On Tuesday I had an MRI and an appointment with my neuro-oncologist at Duke Medical Center.  This means that Monday was spent driving to North Carolina, and grappling with the awareness that I was about to have a test that might let me know that the tumor was growing, and that my life was going to be far shorter than I want it to be.  This is true all the time, for all of us--we have no idea how much life we have left--but the MRI makes that vague, easily ignorable truth far more palpable for me.  When I got to my friends' house in Fayetteville Monday night and James asked me how I was, I burst into tears.  That was Monday.

    Tuesday I managed to be in a state of anxiety that kept me from being weepy.  I was wound up, wound up, wound up.  Catherine generously came along while I had my MRI (this time the nurse didn't have to go probing around inside my arm with the IV needle, looking for the vein, so that was cool), and she sat in the waiting room with me for 90 minutes until we were called back to meet with Jim.  He was great, as usual, and the appointment was generally quite reassuring, given that the MRI showed that the tumor hasn't grown at all.  Then I drove home, the relief taking the form of exhaustion.  I was wiped out.  I got home with enough energy to spend a little while snuggling with Biffle, and then I had to go to bed.  That was Tuesday.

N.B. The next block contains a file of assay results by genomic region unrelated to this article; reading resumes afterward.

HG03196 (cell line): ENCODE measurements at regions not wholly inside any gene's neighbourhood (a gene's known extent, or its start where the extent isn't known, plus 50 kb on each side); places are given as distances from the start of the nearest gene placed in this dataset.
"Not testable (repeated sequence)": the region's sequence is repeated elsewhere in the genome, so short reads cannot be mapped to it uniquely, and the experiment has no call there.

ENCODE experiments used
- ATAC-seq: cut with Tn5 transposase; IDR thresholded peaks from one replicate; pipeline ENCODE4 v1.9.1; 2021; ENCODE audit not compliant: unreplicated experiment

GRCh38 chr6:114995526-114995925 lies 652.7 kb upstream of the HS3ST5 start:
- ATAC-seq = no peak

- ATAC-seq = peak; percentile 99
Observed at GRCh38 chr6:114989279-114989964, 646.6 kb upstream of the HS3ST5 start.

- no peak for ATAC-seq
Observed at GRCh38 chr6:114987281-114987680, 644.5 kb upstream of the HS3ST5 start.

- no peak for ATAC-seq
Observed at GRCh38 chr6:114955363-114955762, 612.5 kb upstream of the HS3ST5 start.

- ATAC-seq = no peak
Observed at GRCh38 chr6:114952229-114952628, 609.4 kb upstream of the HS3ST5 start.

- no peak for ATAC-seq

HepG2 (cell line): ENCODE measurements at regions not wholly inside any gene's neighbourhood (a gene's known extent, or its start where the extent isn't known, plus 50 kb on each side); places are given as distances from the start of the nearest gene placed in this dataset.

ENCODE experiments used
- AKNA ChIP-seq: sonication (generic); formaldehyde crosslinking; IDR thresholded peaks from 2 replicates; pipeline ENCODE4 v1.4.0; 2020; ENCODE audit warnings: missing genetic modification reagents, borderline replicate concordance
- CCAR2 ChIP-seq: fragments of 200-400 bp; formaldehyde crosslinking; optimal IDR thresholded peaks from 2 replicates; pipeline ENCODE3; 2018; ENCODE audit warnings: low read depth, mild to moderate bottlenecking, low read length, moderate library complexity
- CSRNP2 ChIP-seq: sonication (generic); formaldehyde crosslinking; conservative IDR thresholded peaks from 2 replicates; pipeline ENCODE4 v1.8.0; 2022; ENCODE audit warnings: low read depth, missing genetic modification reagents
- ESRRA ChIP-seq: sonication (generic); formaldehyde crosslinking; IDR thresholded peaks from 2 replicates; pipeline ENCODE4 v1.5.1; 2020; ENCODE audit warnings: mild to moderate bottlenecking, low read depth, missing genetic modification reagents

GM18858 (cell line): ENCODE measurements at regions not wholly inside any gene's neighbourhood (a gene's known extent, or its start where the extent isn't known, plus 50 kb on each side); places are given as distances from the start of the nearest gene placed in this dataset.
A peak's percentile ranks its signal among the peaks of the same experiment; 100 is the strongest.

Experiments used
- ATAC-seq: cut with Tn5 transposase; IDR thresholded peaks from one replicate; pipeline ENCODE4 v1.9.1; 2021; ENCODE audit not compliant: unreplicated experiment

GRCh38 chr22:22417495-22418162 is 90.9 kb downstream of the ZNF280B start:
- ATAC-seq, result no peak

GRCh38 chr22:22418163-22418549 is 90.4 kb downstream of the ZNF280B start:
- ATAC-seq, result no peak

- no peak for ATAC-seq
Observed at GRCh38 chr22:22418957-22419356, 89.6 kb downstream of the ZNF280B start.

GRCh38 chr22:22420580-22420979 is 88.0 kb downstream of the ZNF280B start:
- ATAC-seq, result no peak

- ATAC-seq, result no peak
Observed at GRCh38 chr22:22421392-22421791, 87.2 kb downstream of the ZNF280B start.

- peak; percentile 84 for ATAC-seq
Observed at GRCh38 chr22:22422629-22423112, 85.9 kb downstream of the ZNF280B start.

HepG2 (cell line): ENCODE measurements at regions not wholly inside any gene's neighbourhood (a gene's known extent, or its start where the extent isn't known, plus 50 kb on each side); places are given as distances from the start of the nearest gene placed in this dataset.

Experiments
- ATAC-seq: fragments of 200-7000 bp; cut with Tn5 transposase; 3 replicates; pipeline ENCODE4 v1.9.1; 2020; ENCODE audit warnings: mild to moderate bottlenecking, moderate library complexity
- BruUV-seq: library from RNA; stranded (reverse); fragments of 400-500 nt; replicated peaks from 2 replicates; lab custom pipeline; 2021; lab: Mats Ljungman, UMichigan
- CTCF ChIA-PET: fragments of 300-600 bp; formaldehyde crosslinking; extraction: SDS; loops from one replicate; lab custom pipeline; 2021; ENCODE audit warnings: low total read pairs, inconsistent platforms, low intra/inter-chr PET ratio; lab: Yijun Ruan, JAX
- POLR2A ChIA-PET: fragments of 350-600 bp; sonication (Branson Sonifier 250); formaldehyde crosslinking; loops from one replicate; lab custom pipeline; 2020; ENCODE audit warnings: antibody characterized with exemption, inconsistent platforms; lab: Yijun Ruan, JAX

Wednesday afternoon at around 1:00, I was hit with an abdominal pain so sudden and so awful that I had to stagger, bent at the waist, to the door, collapse on the stairs, and say to Biffle, "I need help."  He took me to the ER at MUSC.

    I find that I want to describe the pain, or its effects, but I'm going to resist that reality-TV-drama urge.  Pain is hard to communicate--it's so deeply personal--there's no way that anyone else can actually feel the pain that you're feeling.*  Indeed, they might think that you're a wimp, or that you're faking it.  I was neither.  It was bad.  I freaked the resident out so badly (she looked terrified) that she brought the attending physician to me very quickly, and the attending was incredibly matter-of-fact about pain medication.  "Your heartbeat is fine, you're not running a fever, so you get as much pain medication as you want.  There is no need for you to be in pain."  They gave me a very large dose of something very powerful (Biffle informed me that it sells for big bucks on the street), and it lowered the pain level from a 9 to a 6, I said.  When the attending heard that I was still at 6, she gave me another dose--and that fairly well knocked me out.  Which was good.

    At any rate, after nine hours in the ER, they determined that I had an ovarian cyst rupture.  Totally harmless, nothing to worry about.  Claire, who coordinated with Biffle to trade off Maybelle and Alison duties, drove me home.